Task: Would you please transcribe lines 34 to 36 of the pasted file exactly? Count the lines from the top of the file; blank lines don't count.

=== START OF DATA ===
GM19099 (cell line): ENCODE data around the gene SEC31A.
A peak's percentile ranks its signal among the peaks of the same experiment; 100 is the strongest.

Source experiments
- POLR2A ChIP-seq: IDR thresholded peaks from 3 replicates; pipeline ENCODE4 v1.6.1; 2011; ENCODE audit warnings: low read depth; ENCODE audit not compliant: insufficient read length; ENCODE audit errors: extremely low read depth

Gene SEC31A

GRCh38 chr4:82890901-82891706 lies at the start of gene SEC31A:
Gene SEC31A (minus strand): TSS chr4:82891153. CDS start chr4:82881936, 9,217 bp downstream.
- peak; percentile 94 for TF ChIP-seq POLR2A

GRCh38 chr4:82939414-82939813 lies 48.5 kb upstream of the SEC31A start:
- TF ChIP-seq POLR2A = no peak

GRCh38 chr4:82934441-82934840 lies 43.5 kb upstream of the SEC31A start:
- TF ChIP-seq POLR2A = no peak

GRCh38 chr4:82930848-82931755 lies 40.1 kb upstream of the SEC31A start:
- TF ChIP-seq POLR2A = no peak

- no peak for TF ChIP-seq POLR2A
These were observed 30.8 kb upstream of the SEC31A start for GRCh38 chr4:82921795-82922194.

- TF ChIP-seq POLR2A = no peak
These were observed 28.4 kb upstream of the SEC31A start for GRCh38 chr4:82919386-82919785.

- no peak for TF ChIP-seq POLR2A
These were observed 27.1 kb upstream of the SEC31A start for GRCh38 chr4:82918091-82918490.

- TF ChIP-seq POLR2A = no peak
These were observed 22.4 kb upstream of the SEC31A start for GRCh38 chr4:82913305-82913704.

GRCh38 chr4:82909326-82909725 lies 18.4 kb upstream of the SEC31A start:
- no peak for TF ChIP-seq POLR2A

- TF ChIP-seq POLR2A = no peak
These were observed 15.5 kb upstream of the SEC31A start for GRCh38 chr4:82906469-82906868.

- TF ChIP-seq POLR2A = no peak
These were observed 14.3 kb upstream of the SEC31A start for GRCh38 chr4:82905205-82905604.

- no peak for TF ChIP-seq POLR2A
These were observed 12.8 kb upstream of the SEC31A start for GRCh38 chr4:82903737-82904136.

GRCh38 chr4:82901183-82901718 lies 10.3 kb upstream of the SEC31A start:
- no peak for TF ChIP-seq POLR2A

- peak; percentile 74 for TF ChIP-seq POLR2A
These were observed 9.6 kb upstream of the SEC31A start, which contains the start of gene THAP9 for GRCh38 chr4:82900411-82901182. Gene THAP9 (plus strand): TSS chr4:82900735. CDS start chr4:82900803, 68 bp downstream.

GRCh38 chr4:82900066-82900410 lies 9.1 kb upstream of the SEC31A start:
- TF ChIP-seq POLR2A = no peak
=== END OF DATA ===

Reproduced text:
These were observed 9.6 kb upstream of the SEC31A start, which contains the start of gene THAP9 for GRCh38 chr4:82900411-82901182. Gene THAP9 (plus strand): TSS chr4:82900735. CDS start chr4:82900803, 68 bp downstream.

GRCh38 chr4:82900066-82900410 lies 9.1 kb upstream of the SEC31A start:
- TF ChIP-seq POLR2A = no peak